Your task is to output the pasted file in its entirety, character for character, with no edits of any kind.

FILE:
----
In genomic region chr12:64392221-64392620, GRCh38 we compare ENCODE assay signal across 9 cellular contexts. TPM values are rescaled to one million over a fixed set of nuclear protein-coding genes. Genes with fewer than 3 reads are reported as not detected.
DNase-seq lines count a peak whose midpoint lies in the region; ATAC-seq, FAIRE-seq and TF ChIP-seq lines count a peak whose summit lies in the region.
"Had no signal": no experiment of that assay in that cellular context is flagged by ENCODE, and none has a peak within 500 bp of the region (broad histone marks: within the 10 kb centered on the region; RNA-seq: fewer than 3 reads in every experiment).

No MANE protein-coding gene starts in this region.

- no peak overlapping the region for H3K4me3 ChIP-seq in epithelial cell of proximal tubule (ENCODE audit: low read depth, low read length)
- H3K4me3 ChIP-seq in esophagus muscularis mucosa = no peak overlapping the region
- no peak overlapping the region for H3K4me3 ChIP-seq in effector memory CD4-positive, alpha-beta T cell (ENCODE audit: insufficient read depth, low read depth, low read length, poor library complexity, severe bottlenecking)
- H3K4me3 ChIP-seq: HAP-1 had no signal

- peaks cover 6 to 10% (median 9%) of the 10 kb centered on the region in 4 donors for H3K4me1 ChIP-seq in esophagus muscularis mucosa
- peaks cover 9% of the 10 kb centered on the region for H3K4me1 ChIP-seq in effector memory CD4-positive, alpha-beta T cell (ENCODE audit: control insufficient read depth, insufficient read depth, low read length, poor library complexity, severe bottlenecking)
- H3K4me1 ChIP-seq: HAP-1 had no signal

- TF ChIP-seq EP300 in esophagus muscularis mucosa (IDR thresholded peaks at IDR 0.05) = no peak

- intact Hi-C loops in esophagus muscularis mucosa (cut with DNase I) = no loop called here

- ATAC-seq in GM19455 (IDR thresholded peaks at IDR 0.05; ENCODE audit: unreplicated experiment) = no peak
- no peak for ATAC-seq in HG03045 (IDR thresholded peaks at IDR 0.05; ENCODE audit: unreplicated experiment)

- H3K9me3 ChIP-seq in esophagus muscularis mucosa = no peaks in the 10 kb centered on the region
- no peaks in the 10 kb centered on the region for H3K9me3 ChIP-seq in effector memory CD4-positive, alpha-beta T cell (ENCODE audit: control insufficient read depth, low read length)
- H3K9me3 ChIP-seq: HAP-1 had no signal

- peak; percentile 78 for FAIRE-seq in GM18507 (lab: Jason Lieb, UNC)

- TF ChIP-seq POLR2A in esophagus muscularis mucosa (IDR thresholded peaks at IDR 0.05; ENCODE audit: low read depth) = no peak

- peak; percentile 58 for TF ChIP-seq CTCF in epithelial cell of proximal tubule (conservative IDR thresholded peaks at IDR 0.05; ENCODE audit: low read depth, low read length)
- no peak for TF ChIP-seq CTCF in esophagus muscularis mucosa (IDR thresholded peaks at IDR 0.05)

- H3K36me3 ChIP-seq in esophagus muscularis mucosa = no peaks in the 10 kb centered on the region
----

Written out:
In genomic region chr12:64392221-64392620, GRCh38 we compare ENCODE assay signal across 9 cellular contexts. TPM values are rescaled to one million over a fixed set of nuclear protein-coding genes. Genes with fewer than 3 reads are reported as not detected.
DNase-seq lines count a peak whose midpoint lies in the region; ATAC-seq, FAIRE-seq and TF ChIP-seq lines count a peak whose summit lies in the region.
"Had no signal": no experiment of that assay in that cellular context is flagged by ENCODE, and none has a peak within 500 bp of the region (broad histone marks: within the 10 kb centered on the region; RNA-seq: fewer than 3 reads in every experiment).

No MANE protein-coding gene starts in this region.

- no peak overlapping the region for H3K4me3 ChIP-seq in epithelial cell of proximal tubule (ENCODE audit: low read depth, low read length)
- H3K4me3 ChIP-seq in esophagus muscularis mucosa = no peak overlapping the region
- no peak overlapping the region for H3K4me3 ChIP-seq in effector memory CD4-positive, alpha-beta T cell (ENCODE audit: insufficient read depth, low read depth, low read length, poor library complexity, severe bottlenecking)
- H3K4me3 ChIP-seq: HAP-1 had no signal

- peaks cover 6 to 10% (median 9%) of the 10 kb centered on the region in 4 donors for H3K4me1 ChIP-seq in esophagus muscularis mucosa
- peaks cover 9% of the 10 kb centered on the region for H3K4me1 ChIP-seq in effector memory CD4-positive, alpha-beta T cell (ENCODE audit: control insufficient read depth, insufficient read depth, low read length, poor library complexity, severe bottlenecking)
- H3K4me1 ChIP-seq: HAP-1 had no signal

- TF ChIP-seq EP300 in esophagus muscularis mucosa (IDR thresholded peaks at IDR 0.05) = no peak

- intact Hi-C loops in esophagus muscularis mucosa (cut with DNase I) = no loop called here

- ATAC-seq in GM19455 (IDR thresholded peaks at IDR 0.05; ENCODE audit: unreplicated experiment) = no peak
- no peak for ATAC-seq in HG03045 (IDR thresholded peaks at IDR 0.05; ENCODE audit: unreplicated experiment)

- H3K9me3 ChIP-seq in esophagus muscularis mucosa = no peaks in the 10 kb centered on the region
- no peaks in the 10 kb centered on the region for H3K9me3 ChIP-seq in effector memory CD4-positive, alpha-beta T cell (ENCODE audit: control insufficient read depth, low read length)
- H3K9me3 ChIP-seq: HAP-1 had no signal

- peak; percentile 78 for FAIRE-seq in GM18507 (lab: Jason Lieb, UNC)

- TF ChIP-seq POLR2A in esophagus muscularis mucosa (IDR thresholded peaks at IDR 0.05; ENCODE audit: low read depth) = no peak

- peak; percentile 58 for TF ChIP-seq CTCF in epithelial cell of proximal tubule (conservative IDR thresholded peaks at IDR 0.05; ENCODE audit: low read depth, low read length)
- no peak for TF ChIP-seq CTCF in esophagus muscularis mucosa (IDR thresholded peaks at IDR 0.05)

- H3K36me3 ChIP-seq in esophagus muscularis mucosa = no peaks in the 10 kb centered on the region